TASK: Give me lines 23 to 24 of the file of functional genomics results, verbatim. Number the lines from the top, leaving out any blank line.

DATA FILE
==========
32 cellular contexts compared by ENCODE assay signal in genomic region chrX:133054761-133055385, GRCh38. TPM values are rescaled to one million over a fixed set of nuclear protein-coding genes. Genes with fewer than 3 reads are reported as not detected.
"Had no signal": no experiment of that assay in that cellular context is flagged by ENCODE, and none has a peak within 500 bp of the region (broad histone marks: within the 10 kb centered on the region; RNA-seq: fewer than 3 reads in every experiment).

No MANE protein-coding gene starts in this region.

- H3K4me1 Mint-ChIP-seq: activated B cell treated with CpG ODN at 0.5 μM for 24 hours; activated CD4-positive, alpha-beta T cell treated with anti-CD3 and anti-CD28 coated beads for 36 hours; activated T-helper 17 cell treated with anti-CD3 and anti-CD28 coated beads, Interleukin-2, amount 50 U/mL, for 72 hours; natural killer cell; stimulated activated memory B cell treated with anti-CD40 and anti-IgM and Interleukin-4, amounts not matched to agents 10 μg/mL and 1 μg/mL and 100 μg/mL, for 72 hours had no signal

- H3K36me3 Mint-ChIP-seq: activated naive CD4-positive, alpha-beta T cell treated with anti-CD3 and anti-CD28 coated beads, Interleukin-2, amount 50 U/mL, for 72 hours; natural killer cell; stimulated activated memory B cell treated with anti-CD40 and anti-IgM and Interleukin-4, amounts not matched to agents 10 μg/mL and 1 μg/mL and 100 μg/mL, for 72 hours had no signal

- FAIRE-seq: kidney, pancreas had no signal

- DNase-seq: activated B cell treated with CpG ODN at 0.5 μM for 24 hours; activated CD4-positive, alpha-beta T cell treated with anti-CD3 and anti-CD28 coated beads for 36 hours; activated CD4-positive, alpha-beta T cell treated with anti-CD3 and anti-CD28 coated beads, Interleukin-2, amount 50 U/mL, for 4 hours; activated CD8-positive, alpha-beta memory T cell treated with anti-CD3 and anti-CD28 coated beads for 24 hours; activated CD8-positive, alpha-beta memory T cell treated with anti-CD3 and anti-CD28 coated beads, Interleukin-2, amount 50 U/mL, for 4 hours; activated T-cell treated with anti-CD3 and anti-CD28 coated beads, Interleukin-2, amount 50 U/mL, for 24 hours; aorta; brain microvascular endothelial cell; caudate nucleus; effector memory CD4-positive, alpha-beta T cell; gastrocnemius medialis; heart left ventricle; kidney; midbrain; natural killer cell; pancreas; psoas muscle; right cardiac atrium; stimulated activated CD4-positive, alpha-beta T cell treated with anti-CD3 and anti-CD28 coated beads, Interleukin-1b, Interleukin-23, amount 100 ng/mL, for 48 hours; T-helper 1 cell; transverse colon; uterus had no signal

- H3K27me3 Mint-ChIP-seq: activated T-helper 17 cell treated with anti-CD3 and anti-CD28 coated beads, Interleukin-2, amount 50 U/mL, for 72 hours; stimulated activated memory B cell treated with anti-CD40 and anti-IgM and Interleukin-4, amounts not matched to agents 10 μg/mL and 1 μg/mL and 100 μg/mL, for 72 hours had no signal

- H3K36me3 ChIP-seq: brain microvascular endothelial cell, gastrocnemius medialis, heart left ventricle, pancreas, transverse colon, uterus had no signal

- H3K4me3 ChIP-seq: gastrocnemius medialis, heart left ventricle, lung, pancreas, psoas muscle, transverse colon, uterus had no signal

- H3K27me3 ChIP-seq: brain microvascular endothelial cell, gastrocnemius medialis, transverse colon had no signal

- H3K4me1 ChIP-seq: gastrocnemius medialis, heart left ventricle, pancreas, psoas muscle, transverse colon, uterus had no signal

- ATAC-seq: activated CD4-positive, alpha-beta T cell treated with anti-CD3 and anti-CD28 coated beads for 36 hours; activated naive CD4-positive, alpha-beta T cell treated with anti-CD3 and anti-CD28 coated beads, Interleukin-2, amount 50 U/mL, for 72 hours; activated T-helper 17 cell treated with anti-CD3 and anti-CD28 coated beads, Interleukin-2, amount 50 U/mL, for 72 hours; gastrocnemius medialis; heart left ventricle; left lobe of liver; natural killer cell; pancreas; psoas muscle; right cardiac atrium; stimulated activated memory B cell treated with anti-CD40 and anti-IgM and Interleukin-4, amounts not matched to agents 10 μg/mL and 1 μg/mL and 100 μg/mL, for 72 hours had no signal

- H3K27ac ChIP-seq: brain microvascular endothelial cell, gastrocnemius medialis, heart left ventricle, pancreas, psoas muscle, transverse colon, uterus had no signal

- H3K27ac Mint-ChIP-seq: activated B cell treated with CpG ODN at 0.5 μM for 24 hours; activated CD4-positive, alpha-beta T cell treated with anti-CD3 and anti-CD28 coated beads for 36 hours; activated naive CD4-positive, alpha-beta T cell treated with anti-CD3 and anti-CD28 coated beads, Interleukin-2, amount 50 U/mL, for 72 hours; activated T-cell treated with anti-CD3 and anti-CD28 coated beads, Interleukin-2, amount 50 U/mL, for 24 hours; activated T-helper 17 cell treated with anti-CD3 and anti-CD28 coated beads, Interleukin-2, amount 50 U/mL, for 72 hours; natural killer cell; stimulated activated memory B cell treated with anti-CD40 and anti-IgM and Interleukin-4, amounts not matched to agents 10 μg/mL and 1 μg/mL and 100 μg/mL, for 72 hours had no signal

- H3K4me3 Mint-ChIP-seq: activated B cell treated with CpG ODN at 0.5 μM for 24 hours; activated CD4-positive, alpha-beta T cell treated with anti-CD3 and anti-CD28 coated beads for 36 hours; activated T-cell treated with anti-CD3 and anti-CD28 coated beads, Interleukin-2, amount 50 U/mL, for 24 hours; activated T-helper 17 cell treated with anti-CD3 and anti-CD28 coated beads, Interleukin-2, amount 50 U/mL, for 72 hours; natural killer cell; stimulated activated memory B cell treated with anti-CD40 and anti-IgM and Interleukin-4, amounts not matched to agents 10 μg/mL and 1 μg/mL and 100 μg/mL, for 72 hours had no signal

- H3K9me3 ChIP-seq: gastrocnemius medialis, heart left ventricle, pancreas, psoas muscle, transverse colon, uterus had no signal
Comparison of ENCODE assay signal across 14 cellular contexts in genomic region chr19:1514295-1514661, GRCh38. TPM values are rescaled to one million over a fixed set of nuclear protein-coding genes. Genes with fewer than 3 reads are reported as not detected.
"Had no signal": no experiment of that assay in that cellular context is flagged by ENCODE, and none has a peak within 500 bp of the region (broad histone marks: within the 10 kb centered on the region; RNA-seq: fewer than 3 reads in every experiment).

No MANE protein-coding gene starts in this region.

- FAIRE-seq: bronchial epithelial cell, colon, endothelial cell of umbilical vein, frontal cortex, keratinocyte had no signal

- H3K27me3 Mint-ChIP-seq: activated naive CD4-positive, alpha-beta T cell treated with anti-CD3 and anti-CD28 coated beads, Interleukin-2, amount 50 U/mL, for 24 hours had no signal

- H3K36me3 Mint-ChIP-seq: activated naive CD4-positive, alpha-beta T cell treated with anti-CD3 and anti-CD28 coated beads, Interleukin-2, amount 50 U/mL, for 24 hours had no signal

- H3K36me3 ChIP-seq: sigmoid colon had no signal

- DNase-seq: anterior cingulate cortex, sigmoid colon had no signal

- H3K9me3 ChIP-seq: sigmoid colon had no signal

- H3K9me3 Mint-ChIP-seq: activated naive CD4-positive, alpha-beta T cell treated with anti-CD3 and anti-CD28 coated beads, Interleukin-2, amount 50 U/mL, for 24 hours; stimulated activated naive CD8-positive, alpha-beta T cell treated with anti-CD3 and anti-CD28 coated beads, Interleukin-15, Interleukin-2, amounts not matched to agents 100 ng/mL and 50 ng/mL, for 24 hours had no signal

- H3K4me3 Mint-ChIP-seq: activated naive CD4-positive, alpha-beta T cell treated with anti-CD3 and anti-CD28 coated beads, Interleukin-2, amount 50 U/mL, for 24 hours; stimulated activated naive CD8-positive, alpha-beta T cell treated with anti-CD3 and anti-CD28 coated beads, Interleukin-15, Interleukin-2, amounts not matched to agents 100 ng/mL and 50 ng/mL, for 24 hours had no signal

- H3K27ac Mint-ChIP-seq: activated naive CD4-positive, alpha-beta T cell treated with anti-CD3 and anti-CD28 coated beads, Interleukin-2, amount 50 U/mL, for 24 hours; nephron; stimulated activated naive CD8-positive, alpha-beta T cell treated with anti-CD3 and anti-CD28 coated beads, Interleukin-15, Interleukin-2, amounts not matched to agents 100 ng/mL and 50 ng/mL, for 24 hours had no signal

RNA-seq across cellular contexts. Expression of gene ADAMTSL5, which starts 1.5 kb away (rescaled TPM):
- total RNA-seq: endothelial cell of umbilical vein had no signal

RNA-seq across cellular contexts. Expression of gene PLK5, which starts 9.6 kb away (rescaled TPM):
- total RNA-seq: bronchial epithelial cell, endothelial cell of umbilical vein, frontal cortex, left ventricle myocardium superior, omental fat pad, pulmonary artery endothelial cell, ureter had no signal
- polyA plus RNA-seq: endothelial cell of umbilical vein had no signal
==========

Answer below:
- H3K36me3 Mint-ChIP-seq: activated naive CD4-positive, alpha-beta T cell treated with anti-CD3 and anti-CD28 coated beads, Interleukin-2, amount 50 U/mL, for 24 hours had no signal

- H3K36me3 ChIP-seq: sigmoid colon had no signal